Travel literature review: Lost on Earth

Lost on Earth by Steve Crombie

Rating: 4.5 out of 5

Reviewed by Steve Waters

In Lost on Earth, young Aussie Crombie  plans to ride his single-cylinder Honda 650cc motorcycle from Ushuaia at the southern tip of South America's Tierra Del Fuego, to Prudhoe Bay, Alaska; the Pan American Highway's unofficial endpoint well north of the Arctic Circle.

Originally accompanied by two friends, what starts as another blokey road trip quickly becomes a lot more interesting when the author's mates choose their own path and Crombie is left alone to pursue his dream - all 90,000 kilometres of it.  Over the ensuing two years, our author crisscrosses South America several times, as he struggles his way north, surviving hardships, privations, romance, diseases and numerous (mechanical) breakdowns. While a steady trickle of hermanos have completed the Pan American traverse, (Tim Cahill in Road Fever famously took a mere 23 days), Crombie does his utmost to avoid the route-more-travelled and takes the reader on a trip through the obscurer slices of Latin America.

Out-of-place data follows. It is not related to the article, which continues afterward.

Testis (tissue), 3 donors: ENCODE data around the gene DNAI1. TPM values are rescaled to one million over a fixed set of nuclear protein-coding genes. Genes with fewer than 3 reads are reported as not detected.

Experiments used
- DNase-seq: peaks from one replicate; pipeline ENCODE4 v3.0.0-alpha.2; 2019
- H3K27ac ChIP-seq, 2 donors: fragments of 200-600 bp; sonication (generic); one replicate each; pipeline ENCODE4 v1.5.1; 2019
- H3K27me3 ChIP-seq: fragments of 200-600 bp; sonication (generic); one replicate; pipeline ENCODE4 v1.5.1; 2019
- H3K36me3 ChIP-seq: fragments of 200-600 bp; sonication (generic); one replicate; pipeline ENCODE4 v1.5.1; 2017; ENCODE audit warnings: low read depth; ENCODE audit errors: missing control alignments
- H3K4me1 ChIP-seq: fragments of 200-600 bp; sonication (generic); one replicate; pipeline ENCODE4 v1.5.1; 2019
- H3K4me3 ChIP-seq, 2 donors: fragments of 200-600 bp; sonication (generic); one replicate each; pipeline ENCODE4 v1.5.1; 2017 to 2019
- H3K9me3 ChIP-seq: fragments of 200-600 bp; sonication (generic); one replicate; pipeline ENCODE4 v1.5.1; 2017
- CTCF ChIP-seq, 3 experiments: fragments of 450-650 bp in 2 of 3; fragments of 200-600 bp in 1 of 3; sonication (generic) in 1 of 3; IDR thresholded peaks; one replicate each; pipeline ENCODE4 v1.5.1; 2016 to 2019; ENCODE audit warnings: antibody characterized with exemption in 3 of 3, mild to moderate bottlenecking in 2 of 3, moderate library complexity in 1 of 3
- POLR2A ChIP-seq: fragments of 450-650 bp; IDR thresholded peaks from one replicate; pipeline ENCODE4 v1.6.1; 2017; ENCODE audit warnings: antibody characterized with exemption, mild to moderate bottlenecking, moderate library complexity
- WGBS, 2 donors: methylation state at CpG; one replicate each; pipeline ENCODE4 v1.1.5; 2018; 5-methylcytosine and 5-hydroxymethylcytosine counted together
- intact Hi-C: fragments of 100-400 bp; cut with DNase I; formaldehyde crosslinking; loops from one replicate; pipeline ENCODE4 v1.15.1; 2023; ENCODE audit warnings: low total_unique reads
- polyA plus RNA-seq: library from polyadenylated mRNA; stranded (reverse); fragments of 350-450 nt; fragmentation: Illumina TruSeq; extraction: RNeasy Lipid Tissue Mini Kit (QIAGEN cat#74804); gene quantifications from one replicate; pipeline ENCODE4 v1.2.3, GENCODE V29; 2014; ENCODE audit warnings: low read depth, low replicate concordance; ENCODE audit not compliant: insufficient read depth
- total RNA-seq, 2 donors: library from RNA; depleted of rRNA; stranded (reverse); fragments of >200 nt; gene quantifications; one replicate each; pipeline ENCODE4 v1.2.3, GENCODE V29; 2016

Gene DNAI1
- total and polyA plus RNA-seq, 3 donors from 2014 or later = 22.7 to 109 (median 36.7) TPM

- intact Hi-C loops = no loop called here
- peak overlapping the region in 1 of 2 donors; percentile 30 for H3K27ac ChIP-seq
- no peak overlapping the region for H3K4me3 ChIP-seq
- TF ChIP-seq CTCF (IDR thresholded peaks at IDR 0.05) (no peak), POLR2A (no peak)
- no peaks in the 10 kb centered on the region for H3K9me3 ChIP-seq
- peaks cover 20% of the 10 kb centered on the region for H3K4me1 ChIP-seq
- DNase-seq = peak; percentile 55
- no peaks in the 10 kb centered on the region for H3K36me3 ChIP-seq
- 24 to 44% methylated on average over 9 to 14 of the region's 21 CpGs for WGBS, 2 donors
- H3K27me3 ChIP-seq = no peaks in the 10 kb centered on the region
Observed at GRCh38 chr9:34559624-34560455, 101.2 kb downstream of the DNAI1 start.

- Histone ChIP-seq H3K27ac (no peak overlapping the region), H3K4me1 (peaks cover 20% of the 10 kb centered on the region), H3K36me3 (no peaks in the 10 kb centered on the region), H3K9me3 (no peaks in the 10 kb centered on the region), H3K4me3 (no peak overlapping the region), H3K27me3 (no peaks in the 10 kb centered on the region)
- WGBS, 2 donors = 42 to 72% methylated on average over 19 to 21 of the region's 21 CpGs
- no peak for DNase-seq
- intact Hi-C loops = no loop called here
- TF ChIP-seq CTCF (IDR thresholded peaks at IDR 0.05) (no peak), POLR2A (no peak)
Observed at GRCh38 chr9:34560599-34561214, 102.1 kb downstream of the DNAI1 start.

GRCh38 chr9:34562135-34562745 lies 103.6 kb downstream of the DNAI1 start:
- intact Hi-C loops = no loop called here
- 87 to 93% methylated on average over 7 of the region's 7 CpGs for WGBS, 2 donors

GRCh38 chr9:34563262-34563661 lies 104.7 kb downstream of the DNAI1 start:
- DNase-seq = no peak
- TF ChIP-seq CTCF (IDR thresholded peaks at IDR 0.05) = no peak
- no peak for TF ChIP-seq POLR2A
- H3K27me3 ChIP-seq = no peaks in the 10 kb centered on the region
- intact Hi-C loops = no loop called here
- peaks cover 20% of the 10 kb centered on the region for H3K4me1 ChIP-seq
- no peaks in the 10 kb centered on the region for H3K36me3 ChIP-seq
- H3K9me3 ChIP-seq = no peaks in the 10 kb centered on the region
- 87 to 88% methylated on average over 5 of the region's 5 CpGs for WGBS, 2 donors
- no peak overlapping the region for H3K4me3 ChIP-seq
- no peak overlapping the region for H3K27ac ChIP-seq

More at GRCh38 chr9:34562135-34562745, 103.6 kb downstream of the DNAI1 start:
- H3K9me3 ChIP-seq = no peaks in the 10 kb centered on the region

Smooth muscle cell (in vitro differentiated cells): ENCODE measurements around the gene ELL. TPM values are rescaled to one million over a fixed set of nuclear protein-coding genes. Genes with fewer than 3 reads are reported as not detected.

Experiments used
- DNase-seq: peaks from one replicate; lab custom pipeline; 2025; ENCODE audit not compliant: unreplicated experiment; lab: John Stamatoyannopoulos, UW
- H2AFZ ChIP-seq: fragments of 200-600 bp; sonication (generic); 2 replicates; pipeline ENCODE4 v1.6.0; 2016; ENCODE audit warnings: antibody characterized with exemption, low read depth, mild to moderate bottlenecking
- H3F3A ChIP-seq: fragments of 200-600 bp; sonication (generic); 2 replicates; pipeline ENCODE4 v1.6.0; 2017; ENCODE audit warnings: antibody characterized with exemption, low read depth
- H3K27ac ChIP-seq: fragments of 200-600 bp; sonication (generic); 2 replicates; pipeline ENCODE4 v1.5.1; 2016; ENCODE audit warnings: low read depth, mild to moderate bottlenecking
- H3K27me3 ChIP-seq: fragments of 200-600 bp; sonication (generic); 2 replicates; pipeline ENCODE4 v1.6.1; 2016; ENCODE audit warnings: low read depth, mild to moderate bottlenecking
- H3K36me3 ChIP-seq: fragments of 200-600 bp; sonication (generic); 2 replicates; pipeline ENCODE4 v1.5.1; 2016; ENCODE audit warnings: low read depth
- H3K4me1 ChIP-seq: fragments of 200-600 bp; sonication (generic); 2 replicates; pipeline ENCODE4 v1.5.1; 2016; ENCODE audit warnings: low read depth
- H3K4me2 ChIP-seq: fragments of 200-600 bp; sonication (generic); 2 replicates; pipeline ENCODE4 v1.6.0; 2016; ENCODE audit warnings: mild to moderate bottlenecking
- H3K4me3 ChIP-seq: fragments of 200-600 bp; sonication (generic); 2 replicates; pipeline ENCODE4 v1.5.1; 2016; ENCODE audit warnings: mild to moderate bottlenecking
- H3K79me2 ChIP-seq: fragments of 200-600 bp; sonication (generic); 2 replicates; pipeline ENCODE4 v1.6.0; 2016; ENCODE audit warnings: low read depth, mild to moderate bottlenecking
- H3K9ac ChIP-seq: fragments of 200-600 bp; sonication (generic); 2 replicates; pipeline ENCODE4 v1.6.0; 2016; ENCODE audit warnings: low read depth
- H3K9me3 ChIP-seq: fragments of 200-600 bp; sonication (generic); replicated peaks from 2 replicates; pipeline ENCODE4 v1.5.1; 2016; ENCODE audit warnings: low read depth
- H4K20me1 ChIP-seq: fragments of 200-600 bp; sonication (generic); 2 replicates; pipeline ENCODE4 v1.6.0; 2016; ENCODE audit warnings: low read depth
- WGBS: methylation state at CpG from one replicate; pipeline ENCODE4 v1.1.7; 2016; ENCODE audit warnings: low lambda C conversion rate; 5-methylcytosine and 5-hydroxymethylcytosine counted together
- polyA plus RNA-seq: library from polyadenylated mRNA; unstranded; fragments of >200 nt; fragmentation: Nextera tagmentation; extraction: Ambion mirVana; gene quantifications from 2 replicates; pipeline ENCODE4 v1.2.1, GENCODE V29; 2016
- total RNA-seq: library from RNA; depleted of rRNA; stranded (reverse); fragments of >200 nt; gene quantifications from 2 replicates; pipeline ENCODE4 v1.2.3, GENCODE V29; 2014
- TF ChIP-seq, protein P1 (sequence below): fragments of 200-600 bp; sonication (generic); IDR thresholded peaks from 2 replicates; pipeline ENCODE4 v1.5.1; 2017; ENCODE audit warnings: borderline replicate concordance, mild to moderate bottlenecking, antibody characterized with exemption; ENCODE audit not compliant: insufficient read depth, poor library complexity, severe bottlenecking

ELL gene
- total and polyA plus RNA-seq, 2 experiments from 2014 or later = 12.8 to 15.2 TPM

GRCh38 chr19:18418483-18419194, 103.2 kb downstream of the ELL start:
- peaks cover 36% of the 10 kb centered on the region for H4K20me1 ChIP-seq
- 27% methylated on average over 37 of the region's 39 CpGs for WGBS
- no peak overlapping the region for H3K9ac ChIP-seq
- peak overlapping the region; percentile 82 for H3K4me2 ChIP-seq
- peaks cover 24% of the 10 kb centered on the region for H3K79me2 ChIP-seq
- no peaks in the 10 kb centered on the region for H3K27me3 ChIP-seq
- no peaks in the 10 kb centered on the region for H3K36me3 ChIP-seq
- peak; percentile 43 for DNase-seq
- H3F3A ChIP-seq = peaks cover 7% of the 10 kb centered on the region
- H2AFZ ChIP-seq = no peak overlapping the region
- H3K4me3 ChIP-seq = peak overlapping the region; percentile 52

It's hard not to draw a parallel with Ted Simon's Jupiter's Travels, published over a quarter of a century earlier.  Both writers are solo motorcyclists; both are imprisoned in South America; both suffer greatly from transport of dubious mechanical reliability.  However, while journalist Simon's prose is sculptured and aloof, Crombie is refreshingly unrestrained, and sometimes boisterously low-brow. Moreover, while Jupiter's Travels peters out (one needs to read the sequel, Riding High, to fill in the blanks) Lost on Earth is perfectly paced, reaching a fabulous do-or-die climax.  And let's not forget, Simon's bike had an extra cylinder.

Crombie is always entertaining and his passion (and ability - he speaks both Spanish and Portuguese) to converse with the locals brings a depth to encounters that most adventure travellers only dream of. He's constantly indebted to the kindness of strangers as he single-mindedly flogs both body and machine relentlessly towards his goal. And the closer he gets, the more questions he asks, the more he reveals of himself and his motivation.

This cracking tale of sheer determination should be mandatory reading for any young, would-be adventurer.

Steve Waters, while working at his computer in LP's Melbourne office, day-dreams of driving his six-cylinder 3000cc '65 Holden HD Premier from Tasmania's Cockle Creek to Nordkapp in Norway.

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